3. 3. The Pugsley Connection August 2009 “We are what we repeatedly do, EXCELLENCE, therefore, is not an act but a habit.” -Aristotle COLLABORATIVE FOA News CASE MANAGEMENT Everyone has a “role” in Collaborative Case Management Facility Parole Agent - Dan Bard Transition Team Members meet with offenders as part of the In-Reach Process Here at Pugsley Correctional Facility my position of representative for FOA in a collaborative effort to prepare parolees for their return to the community is a unique challenge. We receive program participants about 60 days prior to their release and the excitement and anxiety of this event is moving. We have some participants who have served less than a year of incarceration, due to jail credits or violation sanction, to offenders who have served over 20 years. This positive energy opens an Collaborative Case Management Training opportunity to lend support or offer guidance is coming to Pugsley to a population that may have been reluctant 9/8/09 10/5/09 in the past. Through programs on mentoring 9/14/09 10/12/09 or job preparation, up to meeting with their 9/21/09 10/19/09 parole agent prior to release, the goal 9/28/09 remains on making better citizens of this population and in turn a safer community. NEW TO PUGSLEY I am pleased to announce that effective New Agent announced August 23, 2009 Captain Joe Chudzinski will I am pleased to announce that Agent Patrick begin employment with Pugsley Correctional Kochanny has accepted the agent position Facility. He comes to us from Standish in Wexford County. Pat comes from the Maximum Facility where he currently holds a Muskegon County Parole Office. He resides Captain position. He will be assigned to 2nd in the Cadillac area and will be a great shift. Please join me and congratulating him addition to the Wexford County Office. His upon his arrival at MPF. tentative start date is September 8th. Congratulations to Pat. -Charles Kennard, Supervisor 3
  4. 4. The Pugsley Connection August 2009 As the new supervisor of Antrim, Grand NEW Parole Supervisors Traverse and Leelanau counties, I am both Appointed excited and challenged to continue the traditions and advancements of this regions Charles Kennard & Charles Welch Have MPRI programming. We have seen first been promoted to parole supervisors hand how Collaborative Case Management and MPRI has not only been a positive “Here is what they have to say” change in the way we all do business but also a benefit to clients and the public by I am extremely excited about my new role as creating a person more prepared for re- Supervisor in Benzie, Manistee, Missaukee, entry. Doing so by brining together a team of and Wexford Counties. I appreciate the motivated community based service support of the Muskegon Area and my providers, CFA/ FOA staff and the client. I dedicated staff. It is a privilege to supervise feel everyone's continued commitment to individuals who are committed to ensuring these ideals will continue to enhance our public safety as they wholeheartedly work overall goal and I am proud to have been with offenders to make positive adjustments given this opportunity to contribute as part of in their lives. We remain excited about the this team. Collaborate Case Management process and the positive impact it is having on offenders in the field. We are fortunate to work closely with the Pugsley Correctional Facility to enhance offender’s successful transition into the community while they are serving their prison sentences. These shared efforts by CFA and FOA enrich the entire Michigan Department of Corrections. Charles S. Welch, Supervisor Grand Traverse, Leelanau and Antrim Counties 328 Washington St. Traverse City, MI 49684 Charles Kennard, Supervisor Benzie, Manistee, Wexford, and Bill Catinella and Gordan Baas Missaukee Counties recently retired from the MDOC. "If you do what you've always Both were instrumental in the done, development and implementation You’ll get what you've always of MPRI in Northern Michigan. gotten." Their Leadership, dedication and -Anonymous service will be greatly missed. We wish both of them the best and a wonderful retirement ☺ 4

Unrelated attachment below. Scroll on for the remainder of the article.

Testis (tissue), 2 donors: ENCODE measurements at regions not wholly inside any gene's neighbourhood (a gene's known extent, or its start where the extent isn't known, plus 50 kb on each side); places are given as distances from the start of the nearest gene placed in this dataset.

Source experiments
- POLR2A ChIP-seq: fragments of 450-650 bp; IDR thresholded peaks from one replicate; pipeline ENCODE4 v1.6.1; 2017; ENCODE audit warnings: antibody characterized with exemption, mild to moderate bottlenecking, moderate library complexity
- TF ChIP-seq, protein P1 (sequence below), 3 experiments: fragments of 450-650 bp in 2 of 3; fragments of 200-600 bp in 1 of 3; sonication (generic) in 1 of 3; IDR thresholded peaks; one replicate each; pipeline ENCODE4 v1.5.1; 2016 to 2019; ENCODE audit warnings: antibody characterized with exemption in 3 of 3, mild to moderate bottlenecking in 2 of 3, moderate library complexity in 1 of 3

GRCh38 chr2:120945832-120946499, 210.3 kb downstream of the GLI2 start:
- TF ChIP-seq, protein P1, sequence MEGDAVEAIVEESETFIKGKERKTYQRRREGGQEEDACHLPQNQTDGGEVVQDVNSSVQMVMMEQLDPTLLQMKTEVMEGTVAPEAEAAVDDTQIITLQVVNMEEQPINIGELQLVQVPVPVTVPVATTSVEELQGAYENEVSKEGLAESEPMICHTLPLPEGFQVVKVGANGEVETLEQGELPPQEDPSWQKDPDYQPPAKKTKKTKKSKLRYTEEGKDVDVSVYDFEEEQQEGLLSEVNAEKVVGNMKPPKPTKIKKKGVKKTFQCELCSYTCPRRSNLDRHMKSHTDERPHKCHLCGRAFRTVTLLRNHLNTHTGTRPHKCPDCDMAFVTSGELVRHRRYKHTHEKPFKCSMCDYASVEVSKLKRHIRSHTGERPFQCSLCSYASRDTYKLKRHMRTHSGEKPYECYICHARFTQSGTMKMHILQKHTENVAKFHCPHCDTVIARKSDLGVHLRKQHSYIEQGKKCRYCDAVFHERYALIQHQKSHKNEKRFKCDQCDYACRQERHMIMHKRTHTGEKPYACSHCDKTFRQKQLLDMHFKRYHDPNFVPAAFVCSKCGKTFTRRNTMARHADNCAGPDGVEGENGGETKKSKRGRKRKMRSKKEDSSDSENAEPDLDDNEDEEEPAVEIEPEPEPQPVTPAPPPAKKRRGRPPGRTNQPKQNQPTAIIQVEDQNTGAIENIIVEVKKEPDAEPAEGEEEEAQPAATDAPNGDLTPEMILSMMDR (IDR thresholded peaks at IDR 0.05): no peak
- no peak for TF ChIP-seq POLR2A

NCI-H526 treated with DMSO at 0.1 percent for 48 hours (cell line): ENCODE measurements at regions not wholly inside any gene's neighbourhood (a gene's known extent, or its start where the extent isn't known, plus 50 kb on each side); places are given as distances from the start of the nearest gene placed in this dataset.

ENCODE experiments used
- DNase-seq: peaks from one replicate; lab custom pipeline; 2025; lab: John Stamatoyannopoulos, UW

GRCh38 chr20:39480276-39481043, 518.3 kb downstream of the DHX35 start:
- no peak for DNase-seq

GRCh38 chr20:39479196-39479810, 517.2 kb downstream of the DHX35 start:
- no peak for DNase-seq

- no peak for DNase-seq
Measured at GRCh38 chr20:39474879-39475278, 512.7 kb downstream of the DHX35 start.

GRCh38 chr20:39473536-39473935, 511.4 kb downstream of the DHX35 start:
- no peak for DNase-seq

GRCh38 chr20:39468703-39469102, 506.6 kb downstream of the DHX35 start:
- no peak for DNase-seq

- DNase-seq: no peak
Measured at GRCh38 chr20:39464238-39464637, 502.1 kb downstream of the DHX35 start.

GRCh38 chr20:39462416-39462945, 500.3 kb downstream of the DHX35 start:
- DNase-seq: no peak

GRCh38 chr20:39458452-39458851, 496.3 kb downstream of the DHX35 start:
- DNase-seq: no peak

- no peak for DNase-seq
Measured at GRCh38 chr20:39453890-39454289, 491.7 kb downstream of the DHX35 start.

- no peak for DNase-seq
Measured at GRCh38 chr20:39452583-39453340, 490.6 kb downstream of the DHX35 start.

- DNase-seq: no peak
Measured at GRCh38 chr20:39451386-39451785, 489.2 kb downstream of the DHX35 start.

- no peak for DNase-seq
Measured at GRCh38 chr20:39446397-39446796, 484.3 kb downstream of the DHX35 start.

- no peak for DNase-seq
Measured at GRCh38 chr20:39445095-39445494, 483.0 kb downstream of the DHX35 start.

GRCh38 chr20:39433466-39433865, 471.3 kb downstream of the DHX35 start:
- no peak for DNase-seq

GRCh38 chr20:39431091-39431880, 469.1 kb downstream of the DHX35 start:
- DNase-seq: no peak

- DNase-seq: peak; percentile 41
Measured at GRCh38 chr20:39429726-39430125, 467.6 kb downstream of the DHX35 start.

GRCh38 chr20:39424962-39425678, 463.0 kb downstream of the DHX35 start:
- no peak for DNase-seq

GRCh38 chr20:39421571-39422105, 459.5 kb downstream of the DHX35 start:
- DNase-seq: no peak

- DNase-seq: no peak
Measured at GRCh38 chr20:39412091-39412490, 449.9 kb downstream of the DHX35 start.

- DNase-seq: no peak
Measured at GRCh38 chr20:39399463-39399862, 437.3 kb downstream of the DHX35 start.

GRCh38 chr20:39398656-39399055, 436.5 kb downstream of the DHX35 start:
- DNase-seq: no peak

5. 5. The Pugsley Connection August 2009 Pugsley Correctional Facility MPRI Unit Pugsley Correctional Facility is expanding the MPRI unit to include offender’s that are within 18months of their Earliest Release Date. Other criterion is that their parole placement or county of conviction must be within 1 of the 24 counties that are covered by the facility through MPRI. The goal is to fully engage these offenders in MPRI Phase I of the MPRI Model and begin programming that will assist them in Getting Ready to go home. Our objective with this change is to have our offenders working, housing and participating in programming together. Evidence shows that creating an environment that is conducive to change can increase an offender’s positive response to Cynthia Follen: MPRI Facility Coordinator changing old behavior and thinking patterns. Our goal is to create a unit where Facility MPRI Updates everyone is working towards the same goal .Going Home and Staying Home. New MPRI In-Reach Facility We will continue to provide Phase I Effective October 1, 2009 Marquette Branch programming to all offenders housing at the Prison Level I will become a MPRI In-Reach facility based on the programming Facility serving the Upper Peninsula. As a assessment and COMPAS outcomes. We result the Pugsley Correctional Facility will expect to have all offenders identified and go from covering 39 counties to 24 counties. placed in the before October 1st. Marquette Prison will serve as the facility of release for offenders designated MPRI with Post ERD Expansion Project a parole code of P-70 returning to Upper The Pugsley Correctional Facility recently Peninsula counties. Marquette staff has trained three staff to assist in providing been working with FOA and Community mandatory programming determined by the Partners to develop specialized In-Reach Parole Board as part of the Post ERD services that are unique to this area’s Expansion Project. Prisoners who are demographics and service providers. Cross granted a D-52 (parole deferral for training and assistance by the Pugsley programming) by the parole board must Correctional Staff and the institutional Parole complete programming prior to release. Agent has been taking place with the MDOC Operating Procedures have been Marquette Staff to ensure the facility is ready developed and are effective Monday for the transition by October 1st. 8/17/2009. Once a prisoner successfully completes mandatory programming then the New MPRI Prisoner Committee Parole Board will be notified and the A “MPRI Prisoner Ad Hoc Committee” was prisoner will be issued a parole (P-70 code). established at the facility to serve as a way Prisoners will be transferred to the to educate the prisoner population with designated In-Reach facility for current accurate information related programming and In-reach services as the Michigan Prisoner Reentry Initiative (MPRI) prisoners are identified and they meet and will be the means for addressing criteria requirements for placement. The questions, receiving feedback and seeking mandatory programming being provided is input from the prisoner population as it as follows: Beyond Anger 1, Beyond Anger relates to MPRI-related issues. 2 and Sex Offender Dietetic. 5